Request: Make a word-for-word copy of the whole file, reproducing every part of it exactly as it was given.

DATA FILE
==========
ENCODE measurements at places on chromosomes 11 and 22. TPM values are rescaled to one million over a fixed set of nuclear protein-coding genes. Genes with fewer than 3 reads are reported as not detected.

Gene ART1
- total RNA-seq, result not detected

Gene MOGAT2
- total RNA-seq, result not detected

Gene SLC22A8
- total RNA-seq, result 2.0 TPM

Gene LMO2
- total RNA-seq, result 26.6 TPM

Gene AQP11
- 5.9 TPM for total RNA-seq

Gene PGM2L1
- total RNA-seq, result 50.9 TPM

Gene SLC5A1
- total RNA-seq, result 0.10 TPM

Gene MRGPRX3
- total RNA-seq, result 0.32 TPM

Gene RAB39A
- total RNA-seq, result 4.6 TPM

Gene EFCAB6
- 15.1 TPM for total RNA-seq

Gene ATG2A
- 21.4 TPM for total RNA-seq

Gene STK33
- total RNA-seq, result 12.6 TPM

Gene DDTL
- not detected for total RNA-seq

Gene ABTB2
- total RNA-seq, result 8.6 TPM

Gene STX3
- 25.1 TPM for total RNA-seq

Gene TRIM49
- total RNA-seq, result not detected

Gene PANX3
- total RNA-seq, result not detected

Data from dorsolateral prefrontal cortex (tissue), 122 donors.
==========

ENCODE measurements at places on chromosomes 11 and 22. TPM values are rescaled to one million over a fixed set of nuclear protein-coding genes. Genes with fewer than 3 reads are reported as not detected.

Gene ART1
- total RNA-seq, result not detected

Gene MOGAT2
- total RNA-seq, result not detected

Gene SLC22A8
- total RNA-seq, result 2.0 TPM

Gene LMO2
- total RNA-seq, result 26.6 TPM

Gene AQP11
- 5.9 TPM for total RNA-seq

Gene PGM2L1
- total RNA-seq, result 50.9 TPM

Gene SLC5A1
- total RNA-seq, result 0.10 TPM

Gene MRGPRX3
- total RNA-seq, result 0.32 TPM

Gene RAB39A
- total RNA-seq, result 4.6 TPM

Gene EFCAB6
- 15.1 TPM for total RNA-seq

Gene ATG2A
- 21.4 TPM for total RNA-seq

Gene STK33
- total RNA-seq, result 12.6 TPM

Gene DDTL
- not detected for total RNA-seq

Gene ABTB2
- total RNA-seq, result 8.6 TPM

Gene STX3
- 25.1 TPM for total RNA-seq

Gene TRIM49
- total RNA-seq, result not detected

Gene PANX3
- total RNA-seq, result not detected

Data from dorsolateral prefrontal cortex (tissue), 122 donors.